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Meet the Maker - Nadia Hassan

Meet Nadia Hassan. The pattern-obsessed artist and illustrator who brought our new fave print Rossi Pomodori to life. Nadia is inspired by everything all the time, especially the moments in everyday life where the mundane meets the serendipitous. Her playful, investigative spirit guides her process, and each day she looks forward to discovering where the limitless possibilities will lead. She was nice enough to chat all things art, design and career with us. Let's jump into it!

Q. How would you describe your artwork to someone who’d never seen it?

A. My artwork spans a range of media and subject matter, but it is almost always colorful and playful, with a flat, graphic look that is a dead giveaway of my training as a designer.  

Q. What do you hope people get from your artwork? 

A. My artwork is driven by the pleasure I get from making it, which comes from the freedom and discovery of the creative process. I hope that sense of pleasure is passed on to the viewer in some form. 

Q. Can you describe your personal home decorating style? 


A. I mostly decorate with houseplantsI have just under 100 as of this writing! Otherwise I decorate like a sophisticated five year old, with pops of primary and pastel colors set against white or wood tones. I am hopelessly attracted to quirky thrift store finds, so I have collected quite a few over the years (my favorite is a needlepoint pillow of a unicorn with a rainbow mane). I try to keep things in the “Goldilocks zone” between minimal and maximal, though I LOVE looking at rooms with a maximal decor approach. Most importantly, in order to earn a spot in my home, an object must have presence, as judged by my subjective and evolving taste, haha 

Q. What’s your favourite item at home/your most treasured possession (functional or decorative)? 


A. My most treasured possession is my collection of “magpie journals,” which are notebooks filled with what might generously be called ephemera, though some of it veers closer to plain old trash. I don’t keep a traditional diary or journal, but by preserving little snippets of my day-to-day life, I am left with a visual record of my experiences that is surprisingly potent in its ability to conjure vivid memories. Also, they’re just really fun to look at. 

Q. What (other than art) are you passionate about, and can you tell us a bit about it? 


A. This may be the nerdiest thing I have ever said, but I am really passionate about organizing spaces! If I had to switch careers, I would be a professional organizer. There’s a book called The Extended Mind: The Power of Thinking Outside the Brain by Annie Murphy Paul that beautifully illuminates the science behind what I have always intuitively known to be true, which is this: Our brains do not have limitless processing powerwhen we optimize our environments for the tasks we need to accomplish, we free up our brains for deeper and more creative thinking. In turn, we can learn, discover, build, imagine, make and DO more. Understandably, many people think of organizing as merely decluttering, or something that is nice to do if you have the time or need to impress your in-laws around the holidays, but it’s an extremely powerful and potentially life-changing tool we have at our disposal.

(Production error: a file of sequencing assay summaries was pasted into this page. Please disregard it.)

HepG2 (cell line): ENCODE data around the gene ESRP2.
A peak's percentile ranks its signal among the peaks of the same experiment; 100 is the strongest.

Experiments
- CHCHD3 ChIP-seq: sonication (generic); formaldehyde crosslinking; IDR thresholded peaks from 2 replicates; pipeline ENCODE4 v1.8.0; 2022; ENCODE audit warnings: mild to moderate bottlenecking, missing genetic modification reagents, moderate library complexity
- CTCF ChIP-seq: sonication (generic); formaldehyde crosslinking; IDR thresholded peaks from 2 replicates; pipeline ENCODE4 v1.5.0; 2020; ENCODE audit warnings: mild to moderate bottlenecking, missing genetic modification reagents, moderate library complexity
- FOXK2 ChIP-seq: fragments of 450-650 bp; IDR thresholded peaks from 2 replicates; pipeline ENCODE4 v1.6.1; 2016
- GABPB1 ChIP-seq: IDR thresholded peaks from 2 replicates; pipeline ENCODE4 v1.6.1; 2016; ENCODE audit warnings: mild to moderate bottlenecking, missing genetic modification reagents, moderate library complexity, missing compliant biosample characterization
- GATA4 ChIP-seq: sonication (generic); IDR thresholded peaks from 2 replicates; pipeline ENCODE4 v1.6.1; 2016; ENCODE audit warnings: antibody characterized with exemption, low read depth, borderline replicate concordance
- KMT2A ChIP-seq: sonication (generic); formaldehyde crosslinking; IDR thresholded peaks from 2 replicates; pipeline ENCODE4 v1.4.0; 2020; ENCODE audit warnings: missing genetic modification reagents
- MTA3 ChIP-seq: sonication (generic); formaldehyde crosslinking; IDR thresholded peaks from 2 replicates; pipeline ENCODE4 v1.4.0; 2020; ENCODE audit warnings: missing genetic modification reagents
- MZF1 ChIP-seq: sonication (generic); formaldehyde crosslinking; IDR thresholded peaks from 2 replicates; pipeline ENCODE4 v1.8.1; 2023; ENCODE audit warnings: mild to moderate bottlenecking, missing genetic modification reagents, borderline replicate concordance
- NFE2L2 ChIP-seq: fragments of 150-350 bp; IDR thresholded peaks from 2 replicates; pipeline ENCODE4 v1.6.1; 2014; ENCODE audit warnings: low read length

Q. What’s your favourite quote or saying? 


A. If it doesn’t go with anything, it goes with everything :) 

Q. Something I have a particular interest in is human resilience - Can you tell us about a challenge in your life that turned out to be a blessing? 


A. I was a child of mixed ethnicity with divorced parents growing up poor in a rural area of the Southeastern United States. My life involved a lot of straddling and navigating opposite worlds, without wholly belonging to either (poverty and affluence, rural and urban, highly educated and not, white and non-white, functional and dysfunctional families, and so on). It was not the easiest or most comfortable upbringing, but I honestly wouldn’t change any of it. So much of my creativity, resilience, confidence, curiosity and open-mindedness came from the experience of trying to make sense of conflicting realities. It was excellent preparation for life in a beautifully complicated world.  

 

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